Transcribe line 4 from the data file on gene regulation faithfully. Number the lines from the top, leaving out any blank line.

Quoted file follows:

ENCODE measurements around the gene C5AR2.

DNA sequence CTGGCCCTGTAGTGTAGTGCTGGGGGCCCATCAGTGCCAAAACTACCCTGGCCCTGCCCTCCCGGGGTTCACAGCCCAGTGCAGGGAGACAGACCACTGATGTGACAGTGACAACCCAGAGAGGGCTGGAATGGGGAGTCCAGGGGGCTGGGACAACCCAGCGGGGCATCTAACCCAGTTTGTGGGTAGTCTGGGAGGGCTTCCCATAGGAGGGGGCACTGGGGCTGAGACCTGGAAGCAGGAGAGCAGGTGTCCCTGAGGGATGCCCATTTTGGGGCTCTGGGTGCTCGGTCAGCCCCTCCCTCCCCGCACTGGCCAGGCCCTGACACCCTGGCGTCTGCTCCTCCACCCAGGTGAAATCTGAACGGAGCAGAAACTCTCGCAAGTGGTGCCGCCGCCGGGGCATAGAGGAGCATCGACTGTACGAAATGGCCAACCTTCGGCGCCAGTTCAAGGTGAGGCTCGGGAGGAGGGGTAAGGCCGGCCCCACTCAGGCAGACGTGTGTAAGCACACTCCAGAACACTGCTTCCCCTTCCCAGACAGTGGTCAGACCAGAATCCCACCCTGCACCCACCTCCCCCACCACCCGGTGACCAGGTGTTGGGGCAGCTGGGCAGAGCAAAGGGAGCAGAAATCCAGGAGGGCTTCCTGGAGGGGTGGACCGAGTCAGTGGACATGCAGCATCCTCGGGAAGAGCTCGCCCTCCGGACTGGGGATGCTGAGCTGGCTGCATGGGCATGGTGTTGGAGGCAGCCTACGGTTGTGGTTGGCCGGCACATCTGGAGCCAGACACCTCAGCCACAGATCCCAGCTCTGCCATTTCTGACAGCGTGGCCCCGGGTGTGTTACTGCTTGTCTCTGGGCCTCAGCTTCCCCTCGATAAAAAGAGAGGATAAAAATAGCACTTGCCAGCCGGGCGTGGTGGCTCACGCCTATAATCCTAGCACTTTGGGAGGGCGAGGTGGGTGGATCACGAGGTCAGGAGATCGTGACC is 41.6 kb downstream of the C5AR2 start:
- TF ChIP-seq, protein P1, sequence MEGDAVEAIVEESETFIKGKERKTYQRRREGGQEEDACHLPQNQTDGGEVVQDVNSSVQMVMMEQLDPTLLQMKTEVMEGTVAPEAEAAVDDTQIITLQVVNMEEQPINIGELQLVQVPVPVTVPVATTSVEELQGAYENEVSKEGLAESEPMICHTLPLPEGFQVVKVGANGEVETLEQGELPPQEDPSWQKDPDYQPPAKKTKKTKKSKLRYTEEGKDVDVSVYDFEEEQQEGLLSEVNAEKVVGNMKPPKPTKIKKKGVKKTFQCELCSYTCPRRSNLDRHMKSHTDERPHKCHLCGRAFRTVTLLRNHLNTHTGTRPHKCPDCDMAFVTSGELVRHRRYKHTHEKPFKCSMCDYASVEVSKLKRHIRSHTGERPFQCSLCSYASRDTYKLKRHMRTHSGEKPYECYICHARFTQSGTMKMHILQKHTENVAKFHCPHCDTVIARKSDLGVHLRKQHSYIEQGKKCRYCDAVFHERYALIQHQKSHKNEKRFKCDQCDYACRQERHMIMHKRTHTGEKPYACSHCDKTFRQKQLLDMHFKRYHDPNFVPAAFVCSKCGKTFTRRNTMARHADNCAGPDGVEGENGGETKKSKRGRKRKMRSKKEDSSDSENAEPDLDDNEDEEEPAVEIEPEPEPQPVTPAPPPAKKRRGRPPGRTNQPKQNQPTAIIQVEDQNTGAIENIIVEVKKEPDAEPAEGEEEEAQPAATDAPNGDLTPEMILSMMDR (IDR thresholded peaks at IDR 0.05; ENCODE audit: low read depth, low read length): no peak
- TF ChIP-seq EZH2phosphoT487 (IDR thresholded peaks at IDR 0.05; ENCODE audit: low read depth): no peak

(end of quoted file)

- TF ChIP-seq EZH2phosphoT487 (IDR thresholded peaks at IDR 0.05; ENCODE audit: low read depth): no peak